- Ater Majok -- Oh, Ater Majok. Yours truly ripped this pick a year ago for not being Isaiah Thomas (good call) or Ben Hansborough (not so good), and Majok certainly hasn't done anything to dispel that impression through his mediocre European play. Now, he definitely is a physical marvel: a 6'10'' forward with a 7'7'' (!) wingspan -- that's the same wingspan as Shaq for comparison -- and solid athleticism. In that regard, one can understand why the Lakers' front office would say, "Why not?" and take a leap of faith here. His pitiful statistics at Connecticut and everywhere else are working very hard against this notion, as is his extremely raw game, but either way, it will be interesting to see which view is validated when he steps onto the court.
- Chinemelu Elonu -- The Lakers' second round pick in 2009, Elonu has been toiling in Europe since then and has been putting up decent numbers in the highest division of the French national league. At Texas A&M, Elonu's game was fairly unpolished, and while he had the physical attributes of a NBA big, he didn't have the skill set. Honestly, there has been precious little to connect Elonu to the Lakers ever since he was drafted, so this summer league will essentially determine whether he remains in Europe for the rest of his career, something fairly likely to come about.
- Gary Flowers, Lawrence Hill, Julian Khazzouh, Toure Murry, Kevin Palmer -- Grouping these five guys together because they basically, for lack of a better word, constitute the scrub portion of the roster. You never want to say never, but it is very unlikely that any of these five have a shot at getting a camp invite, and are really more or less here to fill out the roster. Of the five, Lawrence Hill, a 6'8'' power forward who played his college ball at Stanford, is likely the most interesting prospect, as he performed respectably in the D-League last year, averaging 12.9 points per game on 49% shooting while pulling down 7.9 caroms per contest. Impressively, he maintained that high field goal percentage while hitting 43.4% of his threes, so he has some promise as a stretch four in the league. As for the rest, Flowers averaged 3.8 points per game for the D-Fenders last year, Khazzouh is an Australian center who portrayed a Wookiee in Star Wars: Episode III, Murry went undrafted out of Wichita State last month, and Palmer had a decent season last year in the D-League for the Austin Toros.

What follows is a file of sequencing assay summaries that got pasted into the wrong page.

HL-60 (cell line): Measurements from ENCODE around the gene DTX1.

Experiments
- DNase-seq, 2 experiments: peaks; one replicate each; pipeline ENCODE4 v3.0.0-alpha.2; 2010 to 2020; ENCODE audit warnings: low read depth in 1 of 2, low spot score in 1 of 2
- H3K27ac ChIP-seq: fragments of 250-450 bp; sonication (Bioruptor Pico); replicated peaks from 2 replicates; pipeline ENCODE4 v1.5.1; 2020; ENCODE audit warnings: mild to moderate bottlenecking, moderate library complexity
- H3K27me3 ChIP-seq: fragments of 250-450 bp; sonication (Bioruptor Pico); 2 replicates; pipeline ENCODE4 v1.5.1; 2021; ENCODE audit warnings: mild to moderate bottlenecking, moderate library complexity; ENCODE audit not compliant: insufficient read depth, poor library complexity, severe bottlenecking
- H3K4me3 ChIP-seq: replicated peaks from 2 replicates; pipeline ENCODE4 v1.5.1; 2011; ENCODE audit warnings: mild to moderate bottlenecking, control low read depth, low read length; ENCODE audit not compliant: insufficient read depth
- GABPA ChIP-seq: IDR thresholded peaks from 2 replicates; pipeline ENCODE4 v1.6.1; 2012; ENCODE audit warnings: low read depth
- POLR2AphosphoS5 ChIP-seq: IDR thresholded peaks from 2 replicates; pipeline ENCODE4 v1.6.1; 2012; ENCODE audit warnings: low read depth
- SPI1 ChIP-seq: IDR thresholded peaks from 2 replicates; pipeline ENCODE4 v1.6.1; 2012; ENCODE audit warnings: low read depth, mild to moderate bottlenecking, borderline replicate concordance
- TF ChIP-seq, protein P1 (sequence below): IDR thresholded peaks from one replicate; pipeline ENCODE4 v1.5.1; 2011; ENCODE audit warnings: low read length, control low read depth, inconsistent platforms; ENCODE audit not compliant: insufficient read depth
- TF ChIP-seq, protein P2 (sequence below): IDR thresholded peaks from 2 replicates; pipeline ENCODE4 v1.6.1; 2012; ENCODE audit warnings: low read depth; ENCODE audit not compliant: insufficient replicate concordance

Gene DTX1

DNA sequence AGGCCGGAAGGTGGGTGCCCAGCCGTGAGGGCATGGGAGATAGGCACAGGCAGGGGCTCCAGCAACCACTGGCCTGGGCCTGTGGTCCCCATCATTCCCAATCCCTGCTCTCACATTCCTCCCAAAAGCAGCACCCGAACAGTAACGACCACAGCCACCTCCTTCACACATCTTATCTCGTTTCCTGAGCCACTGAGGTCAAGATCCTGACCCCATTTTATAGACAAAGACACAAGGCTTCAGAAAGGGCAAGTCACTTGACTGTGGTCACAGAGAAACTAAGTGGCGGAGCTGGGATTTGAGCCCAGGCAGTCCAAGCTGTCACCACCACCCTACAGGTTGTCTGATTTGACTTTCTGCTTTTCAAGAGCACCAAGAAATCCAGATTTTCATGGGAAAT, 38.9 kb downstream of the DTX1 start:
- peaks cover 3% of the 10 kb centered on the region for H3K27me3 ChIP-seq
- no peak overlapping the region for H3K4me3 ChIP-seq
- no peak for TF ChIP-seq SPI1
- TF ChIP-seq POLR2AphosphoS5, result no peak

- Reeves Nelson -- Nelson deserves some special attention, both for his interest to UCLA fans aware of his checkered past and since he is very different from the five players above. To give a better account of Nelson's situation, I will defer here to Dex, who was far closer to the situation at UCLA and what Nelson perpetrated there:
I like that the Lakers are looking at Reeves Nelson, and not because I like Reeves Nelson. In his two-plus years at UCLA he set new standards for being a hideous teammate and almost singlehandedly brought down the Ben Howland regime. But the kid can play some, and if he’s straightened himself out he could be a sneaky-good addition to the Lakers’ roster. I should probably start from the beginning.